Welter has commissioned two poems from UB Professor Marion Winik. We hope they’ll help you through the last months of COVID. Reread as necessary.
Things to Do in Quarantine
Thanks to a doe-eyed TV assassin named Villanelle, I found
myself thinking of ghazals and sonnets. With its repetitions and rules
sestina is the art of quarantine. My daughter, who never exercised outside
of gym class, is now running for miles, doing yoga and pilates, applying masks
and serums, preparing for a beautiful future with clothes and boys. What’s new,
pussycat? More YouTube, more Zoom, more books and home
cooking, handmade wontons stand strong against tedium and despair. Stay Home,
Stay Safe, Wash Your Hands, Take Off Your Pants. Turn on the TV and pledge newfound
allegiance to State Farm and McDonald’s. Be together apart, stir-fry the new
normal, celebrate heroes with Free Taco Tuesday. First responders rule.
My daughter and I walked to the public gardens, full of tulips and couples in masks.
As any dog can tell you, it’s just so good to be outside.
Get this: I was scheduled for knee surgery this summer, now there’s an outside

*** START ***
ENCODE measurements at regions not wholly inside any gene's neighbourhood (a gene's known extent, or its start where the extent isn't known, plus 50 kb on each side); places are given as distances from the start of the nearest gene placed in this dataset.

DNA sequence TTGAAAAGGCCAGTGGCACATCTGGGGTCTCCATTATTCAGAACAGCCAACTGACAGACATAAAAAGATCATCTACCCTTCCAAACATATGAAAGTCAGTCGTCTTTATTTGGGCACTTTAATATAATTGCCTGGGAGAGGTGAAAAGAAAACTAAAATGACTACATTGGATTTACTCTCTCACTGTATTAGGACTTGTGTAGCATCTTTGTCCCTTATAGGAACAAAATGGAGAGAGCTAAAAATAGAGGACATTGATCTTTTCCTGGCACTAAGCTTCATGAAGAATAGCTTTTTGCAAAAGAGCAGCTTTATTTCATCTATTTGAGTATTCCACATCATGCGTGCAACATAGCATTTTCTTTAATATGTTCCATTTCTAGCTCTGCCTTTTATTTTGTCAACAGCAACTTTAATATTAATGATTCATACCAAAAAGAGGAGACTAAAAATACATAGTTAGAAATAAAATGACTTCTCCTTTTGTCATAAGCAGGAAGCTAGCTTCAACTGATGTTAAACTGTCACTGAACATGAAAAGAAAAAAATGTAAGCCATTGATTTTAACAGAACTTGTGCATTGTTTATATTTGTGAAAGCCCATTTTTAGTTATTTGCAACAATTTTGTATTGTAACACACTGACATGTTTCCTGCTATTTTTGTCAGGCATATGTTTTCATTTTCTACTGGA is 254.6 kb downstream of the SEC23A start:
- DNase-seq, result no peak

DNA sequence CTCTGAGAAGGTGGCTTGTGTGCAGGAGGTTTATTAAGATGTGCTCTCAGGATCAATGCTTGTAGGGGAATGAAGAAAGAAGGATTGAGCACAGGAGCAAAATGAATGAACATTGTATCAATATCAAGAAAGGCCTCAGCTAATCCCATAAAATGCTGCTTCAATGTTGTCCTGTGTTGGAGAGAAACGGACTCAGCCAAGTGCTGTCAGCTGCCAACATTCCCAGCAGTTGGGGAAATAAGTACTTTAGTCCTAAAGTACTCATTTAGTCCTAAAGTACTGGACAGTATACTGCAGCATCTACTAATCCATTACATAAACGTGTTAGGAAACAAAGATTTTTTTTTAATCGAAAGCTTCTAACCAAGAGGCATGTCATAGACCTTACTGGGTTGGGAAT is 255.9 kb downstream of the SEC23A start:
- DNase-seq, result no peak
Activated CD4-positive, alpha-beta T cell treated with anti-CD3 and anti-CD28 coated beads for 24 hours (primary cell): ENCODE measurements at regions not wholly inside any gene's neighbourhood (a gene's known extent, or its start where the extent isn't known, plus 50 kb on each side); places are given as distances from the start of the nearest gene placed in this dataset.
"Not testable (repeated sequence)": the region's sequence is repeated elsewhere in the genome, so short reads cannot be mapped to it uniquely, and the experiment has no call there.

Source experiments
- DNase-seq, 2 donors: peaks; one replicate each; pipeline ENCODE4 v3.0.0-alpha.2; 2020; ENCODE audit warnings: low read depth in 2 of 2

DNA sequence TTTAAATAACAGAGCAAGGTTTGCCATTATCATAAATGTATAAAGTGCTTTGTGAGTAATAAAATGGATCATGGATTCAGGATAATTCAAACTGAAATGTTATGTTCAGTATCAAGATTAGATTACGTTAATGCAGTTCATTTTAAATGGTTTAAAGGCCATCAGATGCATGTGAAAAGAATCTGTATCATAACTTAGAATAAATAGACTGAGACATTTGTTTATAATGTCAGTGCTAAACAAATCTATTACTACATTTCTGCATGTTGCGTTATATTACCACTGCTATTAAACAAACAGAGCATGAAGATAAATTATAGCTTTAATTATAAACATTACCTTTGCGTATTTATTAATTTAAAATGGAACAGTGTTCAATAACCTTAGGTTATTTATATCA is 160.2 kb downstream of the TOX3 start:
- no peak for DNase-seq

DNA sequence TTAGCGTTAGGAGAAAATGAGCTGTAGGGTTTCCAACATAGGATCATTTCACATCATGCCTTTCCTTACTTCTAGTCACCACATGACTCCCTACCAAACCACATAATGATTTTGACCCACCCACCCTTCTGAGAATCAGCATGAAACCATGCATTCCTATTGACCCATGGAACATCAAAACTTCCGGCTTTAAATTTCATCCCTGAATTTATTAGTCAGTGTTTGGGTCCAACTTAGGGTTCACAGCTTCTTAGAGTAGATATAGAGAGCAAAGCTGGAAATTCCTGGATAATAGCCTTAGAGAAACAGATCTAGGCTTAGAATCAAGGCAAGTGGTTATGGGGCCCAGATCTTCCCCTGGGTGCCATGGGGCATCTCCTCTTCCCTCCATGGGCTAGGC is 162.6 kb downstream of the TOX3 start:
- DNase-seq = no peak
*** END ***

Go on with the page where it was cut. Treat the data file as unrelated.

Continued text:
chance I’ll be replacing my own patellas and femurs right here at home.
I’m in med school at the University of Google, have my surgical mask.
Until then, it is Saturday, unless it’s Sunday or Thursday. Like Apple, I’ve found
two-factor verification is best. The pill-sorter and the garbage truck. The rule
ran away with the exception. Nowadays people are burying old hatchets, says The New
York Times. Sadly, others are digging up those hatchets or making hatchets anew.
Sleeping dogs + crowded quarters = quarantine apocalypse. In skies outside,
with Mercury in Aries, a Scorpio moon gets stuck in transit. Ruled
by Venus, sensual Taurus consolidates her sorrows and celebrates at home.
Sixty-two! Yowza! I’ve ordered felt-tip pens and a one-egg fry pan. Lost and found:
The cat, a reason to live, the original cast album of “Hair.” Underneath this mask
I am smiling at you, old friend, I wish you could see it. Still no masks
in my dreams, but last night I did receive a Zoom invitation. Sailing to the new
world in my 1950s boat, I hit the gulf stream of consciousness, and I foundered.
Mayday, Mayday, Mayday. My cousins had to stand outside
the window of assisted living to get a last glimpse of their father. They went home
without telling Aunt Joan, who is in memory care. Despite the new rules,
four instead of three were permitted at the burial, and the bending of this rule
appeared unto them as a blessing. They stood in their yarmulkes and N95 masks
around the grave of their father, and each told a story. Their elegant childhood home,
his box seat at the Meadowlands. At 97, imagine finding a new
way to die. I know my mother would be interested in discussing this. Outside
on a sunny golf course in another dimension, perhaps she can be found.
Here at home, we have just a few rules:
Whatever you’ve found is yours to keep. Don’t jump. Do unmask.
My daughter will take your new headshot. Meet us outside.